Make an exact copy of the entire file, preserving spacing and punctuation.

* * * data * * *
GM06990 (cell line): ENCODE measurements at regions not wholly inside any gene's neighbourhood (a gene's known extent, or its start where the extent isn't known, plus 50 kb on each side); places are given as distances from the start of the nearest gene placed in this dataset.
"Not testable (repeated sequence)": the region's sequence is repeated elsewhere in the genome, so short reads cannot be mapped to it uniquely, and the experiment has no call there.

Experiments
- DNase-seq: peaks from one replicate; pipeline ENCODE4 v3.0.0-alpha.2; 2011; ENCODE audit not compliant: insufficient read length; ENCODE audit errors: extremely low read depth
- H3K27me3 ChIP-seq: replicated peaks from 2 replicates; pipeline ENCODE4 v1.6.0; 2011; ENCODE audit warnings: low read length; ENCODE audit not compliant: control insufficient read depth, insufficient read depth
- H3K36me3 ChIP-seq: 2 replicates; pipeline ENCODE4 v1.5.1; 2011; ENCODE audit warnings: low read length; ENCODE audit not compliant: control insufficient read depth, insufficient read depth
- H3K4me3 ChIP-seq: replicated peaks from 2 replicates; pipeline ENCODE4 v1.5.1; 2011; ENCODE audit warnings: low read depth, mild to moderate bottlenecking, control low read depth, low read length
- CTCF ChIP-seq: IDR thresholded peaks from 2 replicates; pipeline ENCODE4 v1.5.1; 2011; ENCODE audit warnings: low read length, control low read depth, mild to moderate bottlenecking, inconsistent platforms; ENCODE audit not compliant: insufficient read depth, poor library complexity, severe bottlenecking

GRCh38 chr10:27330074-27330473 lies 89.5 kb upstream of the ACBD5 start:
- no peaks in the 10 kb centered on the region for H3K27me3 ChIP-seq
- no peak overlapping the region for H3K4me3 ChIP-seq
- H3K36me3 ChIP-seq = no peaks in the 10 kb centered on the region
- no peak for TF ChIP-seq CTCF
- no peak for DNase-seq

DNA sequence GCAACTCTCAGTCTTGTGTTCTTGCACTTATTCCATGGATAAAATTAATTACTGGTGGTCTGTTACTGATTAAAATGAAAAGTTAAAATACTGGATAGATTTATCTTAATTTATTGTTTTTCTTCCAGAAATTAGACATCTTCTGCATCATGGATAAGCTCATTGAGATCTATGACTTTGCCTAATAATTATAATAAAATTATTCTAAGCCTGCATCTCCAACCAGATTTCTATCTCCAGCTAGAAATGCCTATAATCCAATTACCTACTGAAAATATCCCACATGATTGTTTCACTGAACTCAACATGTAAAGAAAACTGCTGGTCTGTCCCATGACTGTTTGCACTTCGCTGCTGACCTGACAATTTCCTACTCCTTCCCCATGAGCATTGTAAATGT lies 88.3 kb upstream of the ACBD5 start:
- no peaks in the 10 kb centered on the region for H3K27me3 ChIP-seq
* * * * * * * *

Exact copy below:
GM06990 (cell line): ENCODE measurements at regions not wholly inside any gene's neighbourhood (a gene's known extent, or its start where the extent isn't known, plus 50 kb on each side); places are given as distances from the start of the nearest gene placed in this dataset.
"Not testable (repeated sequence)": the region's sequence is repeated elsewhere in the genome, so short reads cannot be mapped to it uniquely, and the experiment has no call there.

Experiments
- DNase-seq: peaks from one replicate; pipeline ENCODE4 v3.0.0-alpha.2; 2011; ENCODE audit not compliant: insufficient read length; ENCODE audit errors: extremely low read depth
- H3K27me3 ChIP-seq: replicated peaks from 2 replicates; pipeline ENCODE4 v1.6.0; 2011; ENCODE audit warnings: low read length; ENCODE audit not compliant: control insufficient read depth, insufficient read depth
- H3K36me3 ChIP-seq: 2 replicates; pipeline ENCODE4 v1.5.1; 2011; ENCODE audit warnings: low read length; ENCODE audit not compliant: control insufficient read depth, insufficient read depth
- H3K4me3 ChIP-seq: replicated peaks from 2 replicates; pipeline ENCODE4 v1.5.1; 2011; ENCODE audit warnings: low read depth, mild to moderate bottlenecking, control low read depth, low read length
- CTCF ChIP-seq: IDR thresholded peaks from 2 replicates; pipeline ENCODE4 v1.5.1; 2011; ENCODE audit warnings: low read length, control low read depth, mild to moderate bottlenecking, inconsistent platforms; ENCODE audit not compliant: insufficient read depth, poor library complexity, severe bottlenecking

GRCh38 chr10:27330074-27330473 lies 89.5 kb upstream of the ACBD5 start:
- no peaks in the 10 kb centered on the region for H3K27me3 ChIP-seq
- no peak overlapping the region for H3K4me3 ChIP-seq
- H3K36me3 ChIP-seq = no peaks in the 10 kb centered on the region
- no peak for TF ChIP-seq CTCF
- no peak for DNase-seq

DNA sequence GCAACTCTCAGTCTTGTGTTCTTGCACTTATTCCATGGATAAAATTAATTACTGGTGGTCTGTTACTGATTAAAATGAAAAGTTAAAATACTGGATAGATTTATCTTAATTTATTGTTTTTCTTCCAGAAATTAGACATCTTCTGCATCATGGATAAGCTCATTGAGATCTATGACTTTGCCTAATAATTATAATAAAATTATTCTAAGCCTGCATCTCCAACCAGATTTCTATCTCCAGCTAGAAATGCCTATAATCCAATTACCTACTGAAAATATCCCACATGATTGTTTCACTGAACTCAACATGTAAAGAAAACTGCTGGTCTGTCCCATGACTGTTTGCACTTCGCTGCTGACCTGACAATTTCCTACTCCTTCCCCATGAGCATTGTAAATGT lies 88.3 kb upstream of the ACBD5 start:
- no peaks in the 10 kb centered on the region for H3K27me3 ChIP-seq